Access to accurate, reliable data in the oil and gas industry enables producers to understand and manage their production more effectively. But what does this new data look like? And how should it be analysed?
Wellhead analysis is undergoing a revolution. The industry is moving from discrete distributed data points that represent a snapshot of performance, and aggregated data that hides granular change, to sophisticated data analysis techniques.
At the wellhead this is represented by an increasing collection of sophisticated real-time multiphase measurement data to evaluate and optimise, instead of 24-hour averages used monthly to report. However, when it comes to multiphase measurement systems, the way data is captured and curated can be key to adding value. State-of-the-art data systems will deliver better informed decisions, significant cost savings and health and safety benefits, all while making the industry more attractive to a new workforce.
Even in remote environments, communications technology and data management techniques allow access to detailed understanding of well behaviour. The old model in which data was aggregated and delivery delayed as it passed from site readings to manual spreadsheet entry is being rapidly superseded. As that change takes place it’s logical to rethink the processes we use to store, interpret, and maximise value of the data.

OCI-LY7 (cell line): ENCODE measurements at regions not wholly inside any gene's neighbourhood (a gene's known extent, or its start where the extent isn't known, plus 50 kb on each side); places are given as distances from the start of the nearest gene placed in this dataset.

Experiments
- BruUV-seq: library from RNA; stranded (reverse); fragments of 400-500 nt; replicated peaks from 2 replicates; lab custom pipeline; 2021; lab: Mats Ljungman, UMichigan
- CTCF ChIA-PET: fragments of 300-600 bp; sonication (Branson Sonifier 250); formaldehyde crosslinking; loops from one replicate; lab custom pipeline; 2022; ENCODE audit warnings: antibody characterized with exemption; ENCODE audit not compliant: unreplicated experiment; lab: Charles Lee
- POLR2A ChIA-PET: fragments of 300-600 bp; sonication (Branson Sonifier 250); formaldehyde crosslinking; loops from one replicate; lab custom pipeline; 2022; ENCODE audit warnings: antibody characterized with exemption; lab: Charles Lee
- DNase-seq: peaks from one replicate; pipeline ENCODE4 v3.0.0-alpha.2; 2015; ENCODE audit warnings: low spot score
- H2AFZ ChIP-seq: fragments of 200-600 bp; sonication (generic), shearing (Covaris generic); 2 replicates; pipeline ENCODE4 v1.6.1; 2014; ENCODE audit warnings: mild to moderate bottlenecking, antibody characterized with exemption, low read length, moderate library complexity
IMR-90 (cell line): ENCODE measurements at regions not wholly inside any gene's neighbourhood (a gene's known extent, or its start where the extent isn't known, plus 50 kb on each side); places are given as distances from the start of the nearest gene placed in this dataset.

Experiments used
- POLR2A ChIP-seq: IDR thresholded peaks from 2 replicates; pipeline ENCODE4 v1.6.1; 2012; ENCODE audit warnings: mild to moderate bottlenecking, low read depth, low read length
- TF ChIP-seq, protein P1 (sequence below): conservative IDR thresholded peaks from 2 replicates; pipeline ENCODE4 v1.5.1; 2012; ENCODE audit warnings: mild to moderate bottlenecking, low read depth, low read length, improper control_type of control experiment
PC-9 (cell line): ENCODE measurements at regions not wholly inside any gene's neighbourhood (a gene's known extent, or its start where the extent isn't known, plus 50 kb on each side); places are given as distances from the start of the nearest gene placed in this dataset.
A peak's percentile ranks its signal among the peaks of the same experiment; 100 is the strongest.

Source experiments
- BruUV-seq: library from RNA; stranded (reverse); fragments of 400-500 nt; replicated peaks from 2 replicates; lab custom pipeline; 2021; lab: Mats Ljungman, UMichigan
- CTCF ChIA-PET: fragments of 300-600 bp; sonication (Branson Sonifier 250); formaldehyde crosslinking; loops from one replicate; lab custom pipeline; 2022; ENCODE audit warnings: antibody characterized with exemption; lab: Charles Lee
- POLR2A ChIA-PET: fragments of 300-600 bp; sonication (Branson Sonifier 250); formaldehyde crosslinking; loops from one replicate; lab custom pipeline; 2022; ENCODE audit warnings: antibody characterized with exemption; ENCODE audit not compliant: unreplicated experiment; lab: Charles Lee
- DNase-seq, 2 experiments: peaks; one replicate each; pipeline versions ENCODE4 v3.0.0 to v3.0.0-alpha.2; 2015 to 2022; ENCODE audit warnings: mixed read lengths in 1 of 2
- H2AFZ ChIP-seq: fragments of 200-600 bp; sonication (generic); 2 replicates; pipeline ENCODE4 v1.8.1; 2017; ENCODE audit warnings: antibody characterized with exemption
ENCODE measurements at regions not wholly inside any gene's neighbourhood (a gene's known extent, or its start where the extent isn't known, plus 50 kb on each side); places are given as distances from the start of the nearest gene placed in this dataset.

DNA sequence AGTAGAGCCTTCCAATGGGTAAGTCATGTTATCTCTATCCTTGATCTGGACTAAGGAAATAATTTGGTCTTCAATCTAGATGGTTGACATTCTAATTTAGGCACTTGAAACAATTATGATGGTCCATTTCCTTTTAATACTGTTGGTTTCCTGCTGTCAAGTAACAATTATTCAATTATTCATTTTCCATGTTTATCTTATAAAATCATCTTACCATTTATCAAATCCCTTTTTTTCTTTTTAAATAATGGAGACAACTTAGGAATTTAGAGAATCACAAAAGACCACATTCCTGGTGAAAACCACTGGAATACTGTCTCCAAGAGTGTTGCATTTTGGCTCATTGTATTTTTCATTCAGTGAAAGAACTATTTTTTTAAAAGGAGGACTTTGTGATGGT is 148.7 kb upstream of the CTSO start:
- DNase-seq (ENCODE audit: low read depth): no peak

At M-Flow we’re building a transparent data model that fully discloses the way in which data is logged, processed, and presented. By retaining raw measurements, we allow reprocessing to extract further value and understand sources of uncertainty. However, it also allows the data to be used and presented at different levels of granularity for different management and operational objectives. Well optimisation and monthly reporting systems can be developed on the same basic data set. If asset owners want to see a top line summary of well production, our web portal GUI will provide that. Equally, if engineers want to revisit data interpretation with different assumptions our transparent data processing pathways allow them to intervene at the heart of calculation methodologies without being locked out of a black box.
Distributed data benefits and prerequisites
Using M-Flow meters that use remote log-ins to calibrate, monitor, and diagnose wellhead measurement from the office reduces costs and promotes better health and safety by negating the need to place workers into the field to gather data at the wellhead.
But the prerequisite for this is that the meters can be installed and left running in the harshest environments without needing ongoing physical maintenance or recalibration. M-Flow’s unique composite, non-intrusive construction is the enabler for this step change.
As the environmental impact and HSE footprint for employees goes down, the next generation of skilled oil and gas workers, focussed on digital skills and located away from the oil field can be engaged. Booming areas with skilled labour shortages and often high manpower costs such as West Texas or North Dakota can staff operations to maximise value.
The future of monitoring is 24/7
Moving forward, we can expect exciting areas such as Virtual Flow Metering and predictive models of oil fields to be enhanced by the flood of data. In tomorrow’s oil and gas industry artificial intelligence and machine learning will be the norm in measurement technology. However, you can only apply AI algorithms if you’ve got the base data. Accurate low-cost multiphase measurement enabling 24/7 permanent monitoring is the first step towards achieving this vision. This technological shift is only just beginning to scale, and at M-Flow we’re excited by the challenge it represents.